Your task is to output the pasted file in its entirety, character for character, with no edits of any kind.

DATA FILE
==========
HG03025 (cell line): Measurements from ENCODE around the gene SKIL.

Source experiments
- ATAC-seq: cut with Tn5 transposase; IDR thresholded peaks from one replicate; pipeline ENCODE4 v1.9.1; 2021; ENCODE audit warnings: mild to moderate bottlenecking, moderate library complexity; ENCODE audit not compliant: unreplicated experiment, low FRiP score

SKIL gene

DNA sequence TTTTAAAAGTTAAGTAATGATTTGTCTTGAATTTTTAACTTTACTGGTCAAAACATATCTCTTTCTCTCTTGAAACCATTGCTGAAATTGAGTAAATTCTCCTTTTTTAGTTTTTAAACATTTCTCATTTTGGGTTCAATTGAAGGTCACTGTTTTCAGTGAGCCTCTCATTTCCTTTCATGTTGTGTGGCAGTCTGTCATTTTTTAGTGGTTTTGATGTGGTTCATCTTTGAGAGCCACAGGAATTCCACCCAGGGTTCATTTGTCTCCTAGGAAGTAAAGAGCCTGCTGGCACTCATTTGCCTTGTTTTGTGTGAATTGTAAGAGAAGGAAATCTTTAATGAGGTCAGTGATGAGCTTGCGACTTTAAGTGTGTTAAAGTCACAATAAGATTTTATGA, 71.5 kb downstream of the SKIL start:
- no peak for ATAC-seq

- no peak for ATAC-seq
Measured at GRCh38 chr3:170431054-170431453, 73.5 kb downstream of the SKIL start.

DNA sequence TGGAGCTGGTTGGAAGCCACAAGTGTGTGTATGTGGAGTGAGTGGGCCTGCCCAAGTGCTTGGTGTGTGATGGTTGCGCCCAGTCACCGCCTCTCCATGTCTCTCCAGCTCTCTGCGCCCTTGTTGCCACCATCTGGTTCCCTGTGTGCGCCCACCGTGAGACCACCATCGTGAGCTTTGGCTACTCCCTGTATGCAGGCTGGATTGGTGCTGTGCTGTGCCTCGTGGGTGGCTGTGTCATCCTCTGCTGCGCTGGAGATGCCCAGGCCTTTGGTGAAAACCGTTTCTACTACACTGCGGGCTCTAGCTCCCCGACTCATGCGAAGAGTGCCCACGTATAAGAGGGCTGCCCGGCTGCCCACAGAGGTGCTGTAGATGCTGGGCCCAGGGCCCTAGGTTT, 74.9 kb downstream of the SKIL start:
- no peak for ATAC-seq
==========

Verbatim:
HG03025 (cell line): Measurements from ENCODE around the gene SKIL.

Source experiments
- ATAC-seq: cut with Tn5 transposase; IDR thresholded peaks from one replicate; pipeline ENCODE4 v1.9.1; 2021; ENCODE audit warnings: mild to moderate bottlenecking, moderate library complexity; ENCODE audit not compliant: unreplicated experiment, low FRiP score

SKIL gene

DNA sequence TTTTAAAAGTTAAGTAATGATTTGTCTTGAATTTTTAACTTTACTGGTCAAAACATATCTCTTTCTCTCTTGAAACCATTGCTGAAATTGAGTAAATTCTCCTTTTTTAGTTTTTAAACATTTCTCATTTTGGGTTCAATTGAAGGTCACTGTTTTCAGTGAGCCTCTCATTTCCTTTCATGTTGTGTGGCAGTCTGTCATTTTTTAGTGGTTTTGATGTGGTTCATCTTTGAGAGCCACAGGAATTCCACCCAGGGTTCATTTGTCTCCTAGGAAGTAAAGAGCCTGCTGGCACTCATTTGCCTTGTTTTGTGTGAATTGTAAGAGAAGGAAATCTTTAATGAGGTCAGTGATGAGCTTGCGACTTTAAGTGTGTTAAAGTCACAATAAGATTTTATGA, 71.5 kb downstream of the SKIL start:
- no peak for ATAC-seq

- no peak for ATAC-seq
Measured at GRCh38 chr3:170431054-170431453, 73.5 kb downstream of the SKIL start.

DNA sequence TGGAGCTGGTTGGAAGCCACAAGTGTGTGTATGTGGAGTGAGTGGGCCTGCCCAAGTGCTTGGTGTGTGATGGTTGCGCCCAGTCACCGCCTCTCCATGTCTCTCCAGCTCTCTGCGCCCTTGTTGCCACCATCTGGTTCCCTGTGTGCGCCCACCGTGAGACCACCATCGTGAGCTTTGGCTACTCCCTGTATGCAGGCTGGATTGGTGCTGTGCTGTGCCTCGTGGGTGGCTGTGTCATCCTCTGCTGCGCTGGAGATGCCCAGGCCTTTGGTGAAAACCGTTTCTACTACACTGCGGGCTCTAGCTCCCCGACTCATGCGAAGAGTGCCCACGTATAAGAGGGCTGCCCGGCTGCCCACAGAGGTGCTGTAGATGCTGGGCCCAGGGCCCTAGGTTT, 74.9 kb downstream of the SKIL start:
- no peak for ATAC-seq